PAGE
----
Our job is to help cities adhere to EU guidelines, so we act as an intermediary between the representatives of different interest groups and the EU, we bring innovative companies on board, and we develop business models. Project success depends on how well collaboration works within a consortium and the interactions between cities, companies, developers, investors, and their advisers. All partners to the initiative are important and nobody is capable of working out solutions by themselves. At the end of the day, it’s the cities themselves who will decide what happens in the future.

Are there any examples of new markets or new products that have emerged as a result of these Smart Cities projects?

The Smart Cities initiative should be and will be about fostering climate protection and making modern travel solutions more healthy and environmentally friendly, for example by cutting carbon emissions and the energy consumption of buildings. The Smart Cities lighthouse projects have also involved developing technological innovations to make this possible, for example through refurbishments, energy efficiency, using district heating, or introducing renewable energy. New markets have emerged – for ICT platforms that gather, evaluate, and control data, or concepts for parking guidance systems, car and bike sharing, but also different ways to refurbish buildings more quickly and more energy-efficiently. There’s an EU project called Triangulum looking at developing a parking guidance system in the city of Eindhoven to direct drivers quickly to vacant parking spaces. It will also record and process car license numbers to avoid unnecessary driving in cities. The REMOURBAN project has involved developing a holistic sustainable urban regeneration model that can be applied to other cities. It’s looking at efficient heating and air-conditioning systems in buildings and different ways to combine smart grids and sustainable traffic management systems using ICT applications. There are demonstration districts in the three lighthouse cities – Valladolid (Spain), Nottingham (UK), and Tepebasi/Eskisehir (Turkey) – and they’ve already succeeded in reducing energy consumption in individual districts by between 50 and 53%. The carbon emissions in Valladolid have gone down 80% and in Tepebasi they’re down 63%. To provide a proper overview of all measures, there’s a Smart Cities Information System (SCIS), a kind of platform which is also being managed by the Steinbeis-Europa-Zentrum. The SCIS is a supporting measure offered by the Directorate General for Energy, and the idea is to bring together developers, cities, institutions, industry, and experts from across Europe so they can exchange ideas and talk about their experiences, know-how, and information.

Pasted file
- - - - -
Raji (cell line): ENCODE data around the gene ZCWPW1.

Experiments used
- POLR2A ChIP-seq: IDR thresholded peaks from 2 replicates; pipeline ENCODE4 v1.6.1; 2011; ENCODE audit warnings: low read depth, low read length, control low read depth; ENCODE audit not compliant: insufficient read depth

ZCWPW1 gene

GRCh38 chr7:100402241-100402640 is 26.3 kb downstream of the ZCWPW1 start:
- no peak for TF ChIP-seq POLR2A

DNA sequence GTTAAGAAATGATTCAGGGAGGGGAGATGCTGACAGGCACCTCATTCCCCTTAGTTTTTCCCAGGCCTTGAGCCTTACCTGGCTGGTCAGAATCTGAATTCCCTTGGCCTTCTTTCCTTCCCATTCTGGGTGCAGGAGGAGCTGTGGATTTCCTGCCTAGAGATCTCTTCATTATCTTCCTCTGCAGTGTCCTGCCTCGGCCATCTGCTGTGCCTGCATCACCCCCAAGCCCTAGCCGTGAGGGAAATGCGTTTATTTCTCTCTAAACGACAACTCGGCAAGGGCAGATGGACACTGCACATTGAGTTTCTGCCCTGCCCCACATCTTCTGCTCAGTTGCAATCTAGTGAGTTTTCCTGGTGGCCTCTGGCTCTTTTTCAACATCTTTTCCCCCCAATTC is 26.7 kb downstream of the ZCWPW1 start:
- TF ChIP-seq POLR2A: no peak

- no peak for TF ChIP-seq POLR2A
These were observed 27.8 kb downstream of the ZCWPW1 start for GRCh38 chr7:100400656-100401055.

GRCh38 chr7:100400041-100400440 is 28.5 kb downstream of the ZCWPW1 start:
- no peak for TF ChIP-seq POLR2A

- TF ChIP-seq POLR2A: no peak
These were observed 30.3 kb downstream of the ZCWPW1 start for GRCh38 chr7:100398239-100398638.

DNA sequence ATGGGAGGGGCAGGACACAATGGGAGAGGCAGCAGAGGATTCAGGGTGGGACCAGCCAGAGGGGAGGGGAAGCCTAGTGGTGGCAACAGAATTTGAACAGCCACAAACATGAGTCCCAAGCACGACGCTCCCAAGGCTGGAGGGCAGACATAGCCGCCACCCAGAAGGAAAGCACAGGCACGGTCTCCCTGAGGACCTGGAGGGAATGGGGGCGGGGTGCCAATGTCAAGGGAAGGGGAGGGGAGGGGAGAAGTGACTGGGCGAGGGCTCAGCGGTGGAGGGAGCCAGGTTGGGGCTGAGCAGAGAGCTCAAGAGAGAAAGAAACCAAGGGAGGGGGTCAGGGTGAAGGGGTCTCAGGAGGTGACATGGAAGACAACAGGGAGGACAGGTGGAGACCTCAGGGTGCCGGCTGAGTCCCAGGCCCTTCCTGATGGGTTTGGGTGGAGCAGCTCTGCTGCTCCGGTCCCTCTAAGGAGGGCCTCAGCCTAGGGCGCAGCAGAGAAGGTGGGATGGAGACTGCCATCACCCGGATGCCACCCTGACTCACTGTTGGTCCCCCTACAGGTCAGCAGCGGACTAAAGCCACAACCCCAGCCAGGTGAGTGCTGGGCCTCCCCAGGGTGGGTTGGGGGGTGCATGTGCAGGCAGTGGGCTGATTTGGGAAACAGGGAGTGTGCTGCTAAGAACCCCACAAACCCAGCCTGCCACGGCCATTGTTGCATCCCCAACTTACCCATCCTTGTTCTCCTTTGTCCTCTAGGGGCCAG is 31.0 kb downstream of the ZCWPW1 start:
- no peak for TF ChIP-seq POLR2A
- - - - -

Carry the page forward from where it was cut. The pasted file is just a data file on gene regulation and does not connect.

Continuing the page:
Hartmut Welck

Matthieu Grosjean






Hartmut Welck, Matthieu Grosjean
Steinbeis 2i GmbH (Stuttgart/Karlsruhe) | | |